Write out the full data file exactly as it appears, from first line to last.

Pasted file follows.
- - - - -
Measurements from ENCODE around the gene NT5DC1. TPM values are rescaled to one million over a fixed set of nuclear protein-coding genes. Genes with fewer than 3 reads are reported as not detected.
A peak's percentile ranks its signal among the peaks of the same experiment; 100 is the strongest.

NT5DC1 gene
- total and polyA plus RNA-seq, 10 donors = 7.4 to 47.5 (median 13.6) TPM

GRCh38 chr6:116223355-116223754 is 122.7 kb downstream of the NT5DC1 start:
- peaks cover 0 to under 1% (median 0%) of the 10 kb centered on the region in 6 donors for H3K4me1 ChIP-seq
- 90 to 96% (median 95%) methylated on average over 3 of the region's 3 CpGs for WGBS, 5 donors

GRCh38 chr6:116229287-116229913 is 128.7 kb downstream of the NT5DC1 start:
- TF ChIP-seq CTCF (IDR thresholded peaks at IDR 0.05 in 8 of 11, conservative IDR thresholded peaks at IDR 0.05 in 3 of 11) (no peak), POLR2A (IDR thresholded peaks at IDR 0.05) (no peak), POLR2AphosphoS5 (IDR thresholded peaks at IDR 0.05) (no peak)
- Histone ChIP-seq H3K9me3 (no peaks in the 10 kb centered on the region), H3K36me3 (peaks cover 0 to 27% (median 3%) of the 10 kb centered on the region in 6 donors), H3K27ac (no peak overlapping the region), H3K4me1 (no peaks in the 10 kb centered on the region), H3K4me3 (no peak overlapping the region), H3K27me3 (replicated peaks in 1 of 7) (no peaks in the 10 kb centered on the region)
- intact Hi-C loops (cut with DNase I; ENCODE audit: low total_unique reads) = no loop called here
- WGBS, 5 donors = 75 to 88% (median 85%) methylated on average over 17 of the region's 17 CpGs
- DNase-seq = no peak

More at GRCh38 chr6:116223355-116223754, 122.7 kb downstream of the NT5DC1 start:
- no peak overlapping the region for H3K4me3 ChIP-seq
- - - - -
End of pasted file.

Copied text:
Measurements from ENCODE around the gene NT5DC1. TPM values are rescaled to one million over a fixed set of nuclear protein-coding genes. Genes with fewer than 3 reads are reported as not detected.
A peak's percentile ranks its signal among the peaks of the same experiment; 100 is the strongest.

NT5DC1 gene
- total and polyA plus RNA-seq, 10 donors = 7.4 to 47.5 (median 13.6) TPM

GRCh38 chr6:116223355-116223754 is 122.7 kb downstream of the NT5DC1 start:
- peaks cover 0 to under 1% (median 0%) of the 10 kb centered on the region in 6 donors for H3K4me1 ChIP-seq
- 90 to 96% (median 95%) methylated on average over 3 of the region's 3 CpGs for WGBS, 5 donors

GRCh38 chr6:116229287-116229913 is 128.7 kb downstream of the NT5DC1 start:
- TF ChIP-seq CTCF (IDR thresholded peaks at IDR 0.05 in 8 of 11, conservative IDR thresholded peaks at IDR 0.05 in 3 of 11) (no peak), POLR2A (IDR thresholded peaks at IDR 0.05) (no peak), POLR2AphosphoS5 (IDR thresholded peaks at IDR 0.05) (no peak)
- Histone ChIP-seq H3K9me3 (no peaks in the 10 kb centered on the region), H3K36me3 (peaks cover 0 to 27% (median 3%) of the 10 kb centered on the region in 6 donors), H3K27ac (no peak overlapping the region), H3K4me1 (no peaks in the 10 kb centered on the region), H3K4me3 (no peak overlapping the region), H3K27me3 (replicated peaks in 1 of 7) (no peaks in the 10 kb centered on the region)
- intact Hi-C loops (cut with DNase I; ENCODE audit: low total_unique reads) = no loop called here
- WGBS, 5 donors = 75 to 88% (median 85%) methylated on average over 17 of the region's 17 CpGs
- DNase-seq = no peak

More at GRCh38 chr6:116223355-116223754, 122.7 kb downstream of the NT5DC1 start:
- no peak overlapping the region for H3K4me3 ChIP-seq